NAMD, recipient of a 2002 Gordon Bell Award, a 2012 Sidney Fernbach Award, and a 2020 Gordon Bell Prize, is a parallel molecular dynamics code designed for high-performance simulation of large biomolecular systems. Based on Charm++ parallel objects, NAMD scales to hundreds of cores for typical simulations and beyond 500,000 cores for the largest simulations. NAMD uses the popular molecular graphics program VMD for simulation setup and trajectory analysis, but is also file-compatible with AMBER, CHARMM, and X-PLOR. NAMD is distributed free of charge with source code. You can build NAMD yourself or download binaries for a wide variety of platforms. Our tutorials show you how to use NAMD and VMD for biomolecular modeling.

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Breaking News

NAMD and VMD are part of the team winning the 2020 ACM Gordon Bell Special Prize for high performance computing-based COVID-19 research, for the paper AI-Driven Multiscale Simulations Illuminate Mechanisms of SARS-CoV-2 Spike Dynamics, presented at Supercomputing 2020, Nov 18, 2020. ACM Gordon Bell Special Prize

University of Illinois has established a oneAPI academic Center of Excellence, using oneAPI to bring its cross-architecture single programming model to NAMD in order to address exascale computing challenges of COVID-19.

NAMD is able to achieve 9x throughput with version 3.0alpha running on NVIDIA A100 GPUs. Details available on the NVIDIA developer blog.

The new NAMD reference paper has been published online. The paper provides an overview of the many features available in NAMD, its scalability on CPU and GPU platforms on system sizes of up to a billion atoms, and the recent performance enhancements for GPU accelerators.

Other Spotlights 

Spotlight: In silico Protein Design (January 2018)

Protein Design

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Proteins play major mechanical roles in a cell. Mechanical properties of proteins can be substantially modulated by slight changes in their amino acid composition, an ability essential to bacterial cells, which use protein repeats with small modifications to tune their mechanical strength, and thus their functional properties. A prime example of the role of biomechanics in the cell is found in symbiont gut bacteria who need to hold to their food source in such turbulent environments as the rumen of the cow. Proteins evolved for this purpose are known actually to be among the strongest mechanical biomolecules. Key to the process are molecular tentacles, so-called cellulosomes, on the surface of symbiotic bacteria. The cellulosomes develop a tight grasp on and then effective cleavage of hardy cellulose fibers of the grass. In a joint experimental-computational study researchers investigated the mechanical properties of cohesin, a major cellulosome component, under force. Using NAMD, all-atom steered molecular dynamics (SMD) simulations on homology models offered insight into the process of cohesin unfolding under force. Based on the differences among the individual force propagation pathways and their associated correlation communities, the researchers were capable of designing protein mutants to tune the mechanical stability of the weakest cohesin. The proposed mutants were tested with high-throughput atomic force microscopy experiment revealing that in one case a single alanine to glycine point mutation suffices to more than double the mechanical stability. Read more about our cellulosome research here.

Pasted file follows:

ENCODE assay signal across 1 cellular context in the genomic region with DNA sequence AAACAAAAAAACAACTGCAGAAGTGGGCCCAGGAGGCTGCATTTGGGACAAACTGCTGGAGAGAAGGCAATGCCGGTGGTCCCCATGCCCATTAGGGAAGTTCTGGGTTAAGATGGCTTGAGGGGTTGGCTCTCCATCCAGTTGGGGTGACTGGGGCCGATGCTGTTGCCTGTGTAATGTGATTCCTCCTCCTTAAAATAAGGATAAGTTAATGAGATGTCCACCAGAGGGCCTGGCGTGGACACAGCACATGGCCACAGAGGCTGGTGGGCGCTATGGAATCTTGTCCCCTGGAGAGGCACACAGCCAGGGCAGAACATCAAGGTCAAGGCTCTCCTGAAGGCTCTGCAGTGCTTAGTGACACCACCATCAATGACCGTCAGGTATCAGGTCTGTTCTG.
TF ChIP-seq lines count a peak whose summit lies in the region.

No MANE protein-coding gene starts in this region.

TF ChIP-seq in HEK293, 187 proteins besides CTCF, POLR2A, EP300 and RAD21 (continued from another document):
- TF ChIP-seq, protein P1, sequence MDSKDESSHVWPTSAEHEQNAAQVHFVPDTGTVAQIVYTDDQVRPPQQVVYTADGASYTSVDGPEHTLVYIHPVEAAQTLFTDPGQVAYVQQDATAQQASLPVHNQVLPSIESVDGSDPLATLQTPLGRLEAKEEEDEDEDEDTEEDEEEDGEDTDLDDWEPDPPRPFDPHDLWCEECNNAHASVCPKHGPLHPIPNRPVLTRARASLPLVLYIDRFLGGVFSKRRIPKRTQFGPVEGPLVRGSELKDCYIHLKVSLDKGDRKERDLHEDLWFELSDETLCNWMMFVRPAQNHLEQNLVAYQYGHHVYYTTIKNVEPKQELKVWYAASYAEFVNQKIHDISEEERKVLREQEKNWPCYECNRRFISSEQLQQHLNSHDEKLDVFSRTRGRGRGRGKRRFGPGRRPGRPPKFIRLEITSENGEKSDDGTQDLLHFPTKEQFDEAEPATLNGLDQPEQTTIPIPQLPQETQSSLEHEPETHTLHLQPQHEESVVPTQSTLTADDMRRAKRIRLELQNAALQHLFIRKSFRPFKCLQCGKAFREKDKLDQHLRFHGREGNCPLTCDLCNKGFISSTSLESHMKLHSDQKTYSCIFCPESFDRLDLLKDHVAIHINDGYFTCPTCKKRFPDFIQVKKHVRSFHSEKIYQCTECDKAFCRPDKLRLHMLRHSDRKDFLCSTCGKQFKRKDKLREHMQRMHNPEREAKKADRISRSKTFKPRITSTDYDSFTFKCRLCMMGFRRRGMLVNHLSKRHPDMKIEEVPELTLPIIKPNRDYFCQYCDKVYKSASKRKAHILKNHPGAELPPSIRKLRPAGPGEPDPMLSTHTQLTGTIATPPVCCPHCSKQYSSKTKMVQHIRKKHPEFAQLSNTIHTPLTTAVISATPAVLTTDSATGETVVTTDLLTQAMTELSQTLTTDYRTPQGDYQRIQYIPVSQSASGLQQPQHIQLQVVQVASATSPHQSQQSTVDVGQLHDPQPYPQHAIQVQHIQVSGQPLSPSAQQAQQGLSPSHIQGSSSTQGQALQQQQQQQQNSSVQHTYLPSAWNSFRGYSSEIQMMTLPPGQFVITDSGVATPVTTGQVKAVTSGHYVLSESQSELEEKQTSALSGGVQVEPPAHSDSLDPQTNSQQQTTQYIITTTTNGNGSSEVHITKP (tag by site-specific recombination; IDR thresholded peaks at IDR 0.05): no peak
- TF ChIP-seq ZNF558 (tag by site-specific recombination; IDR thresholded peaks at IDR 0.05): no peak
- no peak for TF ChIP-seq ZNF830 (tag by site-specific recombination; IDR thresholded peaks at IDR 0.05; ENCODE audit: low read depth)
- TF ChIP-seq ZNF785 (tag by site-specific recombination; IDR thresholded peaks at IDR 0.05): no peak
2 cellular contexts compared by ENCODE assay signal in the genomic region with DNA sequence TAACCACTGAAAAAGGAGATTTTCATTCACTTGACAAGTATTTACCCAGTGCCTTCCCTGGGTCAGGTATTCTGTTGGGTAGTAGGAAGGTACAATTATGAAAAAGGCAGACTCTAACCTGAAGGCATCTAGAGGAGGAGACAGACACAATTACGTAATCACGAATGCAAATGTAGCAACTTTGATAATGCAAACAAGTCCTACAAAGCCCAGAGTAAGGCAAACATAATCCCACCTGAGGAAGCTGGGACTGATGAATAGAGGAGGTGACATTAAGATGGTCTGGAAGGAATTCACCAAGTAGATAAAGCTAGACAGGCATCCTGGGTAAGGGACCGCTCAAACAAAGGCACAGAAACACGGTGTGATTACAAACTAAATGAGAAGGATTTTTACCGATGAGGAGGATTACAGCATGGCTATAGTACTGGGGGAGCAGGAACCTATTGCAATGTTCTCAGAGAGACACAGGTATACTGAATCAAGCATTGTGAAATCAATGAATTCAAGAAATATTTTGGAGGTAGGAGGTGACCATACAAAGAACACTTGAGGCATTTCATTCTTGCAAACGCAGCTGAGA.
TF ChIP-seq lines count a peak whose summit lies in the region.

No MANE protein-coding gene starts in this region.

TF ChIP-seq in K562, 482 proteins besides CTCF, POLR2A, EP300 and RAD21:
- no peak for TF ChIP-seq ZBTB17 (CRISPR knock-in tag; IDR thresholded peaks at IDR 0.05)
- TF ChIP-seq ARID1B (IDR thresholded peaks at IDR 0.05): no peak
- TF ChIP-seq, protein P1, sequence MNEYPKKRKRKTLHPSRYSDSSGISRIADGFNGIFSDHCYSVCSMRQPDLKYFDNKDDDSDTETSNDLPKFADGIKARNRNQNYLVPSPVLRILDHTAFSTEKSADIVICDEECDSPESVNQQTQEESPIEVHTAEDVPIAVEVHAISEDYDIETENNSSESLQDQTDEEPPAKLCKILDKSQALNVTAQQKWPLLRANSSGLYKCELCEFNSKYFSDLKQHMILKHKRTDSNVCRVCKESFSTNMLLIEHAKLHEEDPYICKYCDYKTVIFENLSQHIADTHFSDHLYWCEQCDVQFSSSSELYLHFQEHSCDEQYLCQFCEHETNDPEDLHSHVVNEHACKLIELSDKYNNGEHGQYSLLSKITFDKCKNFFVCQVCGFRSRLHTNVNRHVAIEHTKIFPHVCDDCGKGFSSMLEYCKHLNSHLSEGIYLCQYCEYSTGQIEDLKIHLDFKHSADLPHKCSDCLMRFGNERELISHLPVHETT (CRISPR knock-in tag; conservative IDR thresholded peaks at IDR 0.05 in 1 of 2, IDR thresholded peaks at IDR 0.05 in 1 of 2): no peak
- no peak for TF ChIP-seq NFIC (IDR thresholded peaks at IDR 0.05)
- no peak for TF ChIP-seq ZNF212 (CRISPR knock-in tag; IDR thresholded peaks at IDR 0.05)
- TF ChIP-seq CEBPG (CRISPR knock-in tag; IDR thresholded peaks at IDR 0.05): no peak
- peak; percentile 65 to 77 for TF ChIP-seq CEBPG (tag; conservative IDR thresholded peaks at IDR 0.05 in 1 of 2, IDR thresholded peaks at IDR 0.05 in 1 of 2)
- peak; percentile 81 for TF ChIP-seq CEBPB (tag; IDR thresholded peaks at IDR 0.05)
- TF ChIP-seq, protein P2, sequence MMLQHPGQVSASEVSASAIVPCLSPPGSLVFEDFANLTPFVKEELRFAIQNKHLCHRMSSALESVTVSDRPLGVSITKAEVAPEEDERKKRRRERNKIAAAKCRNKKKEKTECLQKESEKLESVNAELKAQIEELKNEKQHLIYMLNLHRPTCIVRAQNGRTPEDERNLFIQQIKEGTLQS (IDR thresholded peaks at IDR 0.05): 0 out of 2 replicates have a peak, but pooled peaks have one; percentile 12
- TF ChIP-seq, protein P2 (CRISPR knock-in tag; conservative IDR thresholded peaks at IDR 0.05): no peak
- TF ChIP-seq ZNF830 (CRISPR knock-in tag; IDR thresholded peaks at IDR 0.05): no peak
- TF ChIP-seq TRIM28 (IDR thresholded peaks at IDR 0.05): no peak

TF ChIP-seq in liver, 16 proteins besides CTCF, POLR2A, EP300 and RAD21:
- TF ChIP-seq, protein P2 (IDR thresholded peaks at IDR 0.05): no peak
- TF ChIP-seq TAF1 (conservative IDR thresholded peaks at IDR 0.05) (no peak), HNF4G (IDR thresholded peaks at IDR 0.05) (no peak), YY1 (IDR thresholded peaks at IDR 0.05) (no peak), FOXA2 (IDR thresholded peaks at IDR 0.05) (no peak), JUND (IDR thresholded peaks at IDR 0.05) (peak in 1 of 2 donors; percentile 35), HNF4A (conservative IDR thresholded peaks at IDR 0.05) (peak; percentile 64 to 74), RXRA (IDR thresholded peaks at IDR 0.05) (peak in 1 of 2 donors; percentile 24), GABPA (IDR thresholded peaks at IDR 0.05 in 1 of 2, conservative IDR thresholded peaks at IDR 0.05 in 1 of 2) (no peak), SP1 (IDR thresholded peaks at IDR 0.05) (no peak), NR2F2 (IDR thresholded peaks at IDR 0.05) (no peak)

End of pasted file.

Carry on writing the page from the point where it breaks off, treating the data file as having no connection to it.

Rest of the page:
Overview

Why NAMD? (in pictures)
How to Cite NAMD
Features and Capabilities
Performance Benchmarks
Publications and Citations
Credits and Development Team

Availability

Read the License
Download NAMD Binaries (also VMD)
Build from Source Code - Git access now available
Run at NCSA, SDSC, NICS, or Texas

Training

NAMD Developer Workshop in Urbana (August 19-20, 2019)
PRACE School on HPC for Life Sciences (June 10-13, 2019)
"Hands-On" Workshop in Pittsburgh (May 13-17, 2019)
Charm++ Workshop in Urbana (May 1-2, 2019)
Enhanced Sampling and Free-Energy Workshop (Sept 10-14, 2018)
NAMD Developer Workshop in Urbana (June 11-12, 2018)
"Hands-On" Workshop in Pittsburgh (May 21-25, 2018)
"Hands-On" QM/MM Simulation Workshop (April 5-7, 2018)
Older "Hands-On" Workshops

Support

Having Problems with NAMD?

NAMD Wiki (Recent Changes)
  
NAMD-L Mailing List (Archive)
  
Tutorial-L Mailing List (Archive)
  

Mailing List Issues for Yahoo.com Addresses

Announcements

NAMD 2.14 Release (Aug 2020)
NAMD 2.14 New Features
NAMD 2.13 Release (Nov 2018)
NAMD 2.13 New Features
One-click NAMD/VMD in the cloud
QM/MM Interface to MOPAC and ORCA
QwikMD GUI Released in VMD 1.9.3
Previous Announcements

Documentation

NAMD 2.14 User's Guide
  
   (also 5.1M HTML or 5.5M PDF)
NAMD 2.14 Release Notes
Running Charm++ Programs (including NAMD)
Running GPU-Accelerated NAMD (from NVIDIA)
Introductory NAMD Tutorials
All NAMD & VMD Tutorials
  

Related Codes, Scripts, and Examples
NAMD Wiki (Recent Changes)
Older Documentation

News

NAMD and VMD share in COVID-19 Gordon Bell Special Prize
NAMD reference paper published online
Coronavirus Simulations by U. Delaware Team
Coronavirus Simulations on Frontera Supercomputer
Breakthrough Flu Simulations
Oak Ridge Exascale Readiness Program
Prepping for Next-Generation Cray at NERSC
Supercomputing HIV-1 Replication
How GPUs help in the fight against staph infections
Computational Microscope Gets Subatomic Resolution
Opening New Frontiers in the Battle Against HIV/AIDS
HIV Capsid Interacting with Environment
Assembling Life's Molecular Motor
Older News Items